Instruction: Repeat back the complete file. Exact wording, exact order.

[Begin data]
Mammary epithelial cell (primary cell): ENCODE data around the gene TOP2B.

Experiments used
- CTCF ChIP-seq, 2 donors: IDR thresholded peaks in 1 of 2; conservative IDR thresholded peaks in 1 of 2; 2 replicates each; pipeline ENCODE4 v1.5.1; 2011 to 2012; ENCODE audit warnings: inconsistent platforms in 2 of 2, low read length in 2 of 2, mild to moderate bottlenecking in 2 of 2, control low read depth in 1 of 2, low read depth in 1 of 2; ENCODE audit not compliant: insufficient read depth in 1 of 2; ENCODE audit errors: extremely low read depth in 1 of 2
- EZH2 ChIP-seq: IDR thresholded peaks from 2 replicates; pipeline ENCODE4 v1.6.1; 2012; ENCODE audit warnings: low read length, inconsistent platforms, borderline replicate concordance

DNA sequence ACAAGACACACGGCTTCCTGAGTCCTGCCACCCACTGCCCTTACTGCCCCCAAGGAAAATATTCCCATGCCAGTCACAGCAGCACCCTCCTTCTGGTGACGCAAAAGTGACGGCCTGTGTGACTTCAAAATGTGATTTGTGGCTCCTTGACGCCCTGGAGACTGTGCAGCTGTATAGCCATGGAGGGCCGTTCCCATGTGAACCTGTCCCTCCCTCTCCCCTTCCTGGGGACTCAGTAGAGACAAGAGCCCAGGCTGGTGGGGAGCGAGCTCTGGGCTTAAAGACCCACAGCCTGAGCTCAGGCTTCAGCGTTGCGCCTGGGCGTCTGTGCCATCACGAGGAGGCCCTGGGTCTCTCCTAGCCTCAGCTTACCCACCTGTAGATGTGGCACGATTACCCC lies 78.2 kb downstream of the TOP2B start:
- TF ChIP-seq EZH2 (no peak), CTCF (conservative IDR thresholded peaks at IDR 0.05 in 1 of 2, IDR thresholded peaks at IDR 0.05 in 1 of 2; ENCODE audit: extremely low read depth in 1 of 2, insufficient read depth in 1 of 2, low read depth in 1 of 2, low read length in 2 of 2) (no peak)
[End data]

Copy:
Mammary epithelial cell (primary cell): ENCODE data around the gene TOP2B.

Experiments used
- CTCF ChIP-seq, 2 donors: IDR thresholded peaks in 1 of 2; conservative IDR thresholded peaks in 1 of 2; 2 replicates each; pipeline ENCODE4 v1.5.1; 2011 to 2012; ENCODE audit warnings: inconsistent platforms in 2 of 2, low read length in 2 of 2, mild to moderate bottlenecking in 2 of 2, control low read depth in 1 of 2, low read depth in 1 of 2; ENCODE audit not compliant: insufficient read depth in 1 of 2; ENCODE audit errors: extremely low read depth in 1 of 2
- EZH2 ChIP-seq: IDR thresholded peaks from 2 replicates; pipeline ENCODE4 v1.6.1; 2012; ENCODE audit warnings: low read length, inconsistent platforms, borderline replicate concordance

DNA sequence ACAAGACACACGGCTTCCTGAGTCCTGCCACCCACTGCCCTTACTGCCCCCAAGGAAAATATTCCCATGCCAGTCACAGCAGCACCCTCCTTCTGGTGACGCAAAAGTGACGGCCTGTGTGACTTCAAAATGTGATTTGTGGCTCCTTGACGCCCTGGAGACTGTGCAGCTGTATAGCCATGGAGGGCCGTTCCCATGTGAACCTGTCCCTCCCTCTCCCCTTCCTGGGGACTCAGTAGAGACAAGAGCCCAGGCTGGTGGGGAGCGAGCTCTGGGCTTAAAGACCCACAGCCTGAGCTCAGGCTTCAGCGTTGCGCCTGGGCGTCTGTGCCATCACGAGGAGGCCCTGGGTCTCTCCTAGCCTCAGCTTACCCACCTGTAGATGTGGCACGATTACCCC lies 78.2 kb downstream of the TOP2B start:
- TF ChIP-seq EZH2 (no peak), CTCF (conservative IDR thresholded peaks at IDR 0.05 in 1 of 2, IDR thresholded peaks at IDR 0.05 in 1 of 2; ENCODE audit: extremely low read depth in 1 of 2, insufficient read depth in 1 of 2, low read depth in 1 of 2, low read length in 2 of 2) (no peak)